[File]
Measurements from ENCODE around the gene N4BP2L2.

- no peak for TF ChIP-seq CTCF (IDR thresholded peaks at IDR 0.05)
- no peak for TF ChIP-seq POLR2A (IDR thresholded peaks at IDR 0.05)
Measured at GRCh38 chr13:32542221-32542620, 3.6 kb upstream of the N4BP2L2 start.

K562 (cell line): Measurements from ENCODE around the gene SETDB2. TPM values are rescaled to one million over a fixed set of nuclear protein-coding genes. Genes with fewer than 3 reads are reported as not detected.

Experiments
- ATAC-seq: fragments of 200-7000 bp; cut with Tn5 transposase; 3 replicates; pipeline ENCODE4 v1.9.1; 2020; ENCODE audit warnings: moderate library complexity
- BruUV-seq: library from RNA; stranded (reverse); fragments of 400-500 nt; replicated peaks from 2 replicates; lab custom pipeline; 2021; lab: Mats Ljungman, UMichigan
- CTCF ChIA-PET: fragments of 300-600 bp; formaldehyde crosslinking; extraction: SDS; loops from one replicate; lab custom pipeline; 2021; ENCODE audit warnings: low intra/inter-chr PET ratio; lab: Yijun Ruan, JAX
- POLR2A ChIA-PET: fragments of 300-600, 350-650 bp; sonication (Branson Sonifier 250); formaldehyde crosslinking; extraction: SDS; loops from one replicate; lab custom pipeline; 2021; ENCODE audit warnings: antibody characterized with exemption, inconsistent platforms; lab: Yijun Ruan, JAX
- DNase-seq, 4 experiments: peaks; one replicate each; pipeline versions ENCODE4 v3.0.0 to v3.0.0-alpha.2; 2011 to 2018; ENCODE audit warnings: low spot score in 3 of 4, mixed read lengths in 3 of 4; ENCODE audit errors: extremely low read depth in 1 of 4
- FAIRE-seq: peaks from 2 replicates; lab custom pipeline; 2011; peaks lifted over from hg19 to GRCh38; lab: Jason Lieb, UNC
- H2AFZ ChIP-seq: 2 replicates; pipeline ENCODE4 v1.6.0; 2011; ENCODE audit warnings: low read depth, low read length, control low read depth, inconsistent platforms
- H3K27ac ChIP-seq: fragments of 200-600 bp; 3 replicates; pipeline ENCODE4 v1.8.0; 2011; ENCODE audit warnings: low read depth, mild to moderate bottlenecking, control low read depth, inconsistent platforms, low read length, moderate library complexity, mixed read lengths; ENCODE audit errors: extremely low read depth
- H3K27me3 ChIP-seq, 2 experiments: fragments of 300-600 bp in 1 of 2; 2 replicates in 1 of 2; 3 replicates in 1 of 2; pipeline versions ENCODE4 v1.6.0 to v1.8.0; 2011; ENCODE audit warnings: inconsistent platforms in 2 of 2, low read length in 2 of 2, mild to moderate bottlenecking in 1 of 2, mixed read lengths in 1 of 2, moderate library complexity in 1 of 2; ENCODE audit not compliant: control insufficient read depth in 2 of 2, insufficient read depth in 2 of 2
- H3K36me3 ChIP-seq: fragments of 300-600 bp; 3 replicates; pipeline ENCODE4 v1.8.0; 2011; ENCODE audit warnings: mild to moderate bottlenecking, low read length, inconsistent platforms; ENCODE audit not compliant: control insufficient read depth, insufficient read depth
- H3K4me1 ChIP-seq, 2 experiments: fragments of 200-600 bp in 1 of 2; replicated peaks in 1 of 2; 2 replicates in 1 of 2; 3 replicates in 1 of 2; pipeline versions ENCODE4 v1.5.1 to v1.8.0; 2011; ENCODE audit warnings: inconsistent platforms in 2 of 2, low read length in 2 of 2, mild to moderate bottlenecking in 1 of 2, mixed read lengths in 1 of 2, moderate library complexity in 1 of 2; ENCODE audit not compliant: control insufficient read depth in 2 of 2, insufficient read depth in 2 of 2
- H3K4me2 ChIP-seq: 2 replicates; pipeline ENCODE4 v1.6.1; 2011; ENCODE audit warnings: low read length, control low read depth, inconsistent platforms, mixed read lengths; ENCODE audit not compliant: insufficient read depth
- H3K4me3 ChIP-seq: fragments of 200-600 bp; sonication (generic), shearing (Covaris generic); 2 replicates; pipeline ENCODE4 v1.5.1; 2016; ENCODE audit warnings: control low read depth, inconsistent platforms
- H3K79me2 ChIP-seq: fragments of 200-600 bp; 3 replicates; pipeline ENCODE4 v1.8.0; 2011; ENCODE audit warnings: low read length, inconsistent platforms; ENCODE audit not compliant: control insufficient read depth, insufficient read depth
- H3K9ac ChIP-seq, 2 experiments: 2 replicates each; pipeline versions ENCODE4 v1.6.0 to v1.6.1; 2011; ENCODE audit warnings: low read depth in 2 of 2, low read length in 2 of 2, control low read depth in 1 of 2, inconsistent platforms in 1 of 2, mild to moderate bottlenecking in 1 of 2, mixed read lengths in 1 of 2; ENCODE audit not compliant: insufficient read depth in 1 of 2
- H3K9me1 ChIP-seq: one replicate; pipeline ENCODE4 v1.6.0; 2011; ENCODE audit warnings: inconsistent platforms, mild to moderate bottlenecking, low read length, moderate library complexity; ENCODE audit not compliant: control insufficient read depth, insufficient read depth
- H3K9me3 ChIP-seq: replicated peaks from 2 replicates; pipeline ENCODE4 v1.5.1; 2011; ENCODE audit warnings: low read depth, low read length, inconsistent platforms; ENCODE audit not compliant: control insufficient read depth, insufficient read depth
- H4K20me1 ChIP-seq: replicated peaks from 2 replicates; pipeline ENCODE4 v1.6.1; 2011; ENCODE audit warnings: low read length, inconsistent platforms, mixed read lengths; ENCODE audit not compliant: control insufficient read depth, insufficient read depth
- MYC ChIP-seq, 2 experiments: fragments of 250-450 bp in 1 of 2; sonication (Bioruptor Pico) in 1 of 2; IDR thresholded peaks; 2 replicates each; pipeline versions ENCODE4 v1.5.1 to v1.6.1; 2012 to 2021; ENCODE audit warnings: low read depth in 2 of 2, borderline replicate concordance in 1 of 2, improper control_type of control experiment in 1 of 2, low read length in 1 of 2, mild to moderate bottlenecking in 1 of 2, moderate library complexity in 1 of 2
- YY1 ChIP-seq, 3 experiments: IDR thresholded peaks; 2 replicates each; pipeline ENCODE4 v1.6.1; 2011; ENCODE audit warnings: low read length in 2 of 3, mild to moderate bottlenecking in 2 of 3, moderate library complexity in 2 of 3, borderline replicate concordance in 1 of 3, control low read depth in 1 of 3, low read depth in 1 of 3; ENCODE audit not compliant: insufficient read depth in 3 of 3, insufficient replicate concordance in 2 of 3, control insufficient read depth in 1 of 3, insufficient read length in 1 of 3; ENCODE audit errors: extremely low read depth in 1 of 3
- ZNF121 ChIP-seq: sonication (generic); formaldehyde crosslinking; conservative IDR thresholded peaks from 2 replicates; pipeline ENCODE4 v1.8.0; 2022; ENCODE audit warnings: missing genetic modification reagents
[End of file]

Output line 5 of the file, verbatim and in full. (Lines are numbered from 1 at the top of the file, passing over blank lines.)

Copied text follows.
K562 (cell line): Measurements from ENCODE around the gene SETDB2. TPM values are rescaled to one million over a fixed set of nuclear protein-coding genes. Genes with fewer than 3 reads are reported as not detected.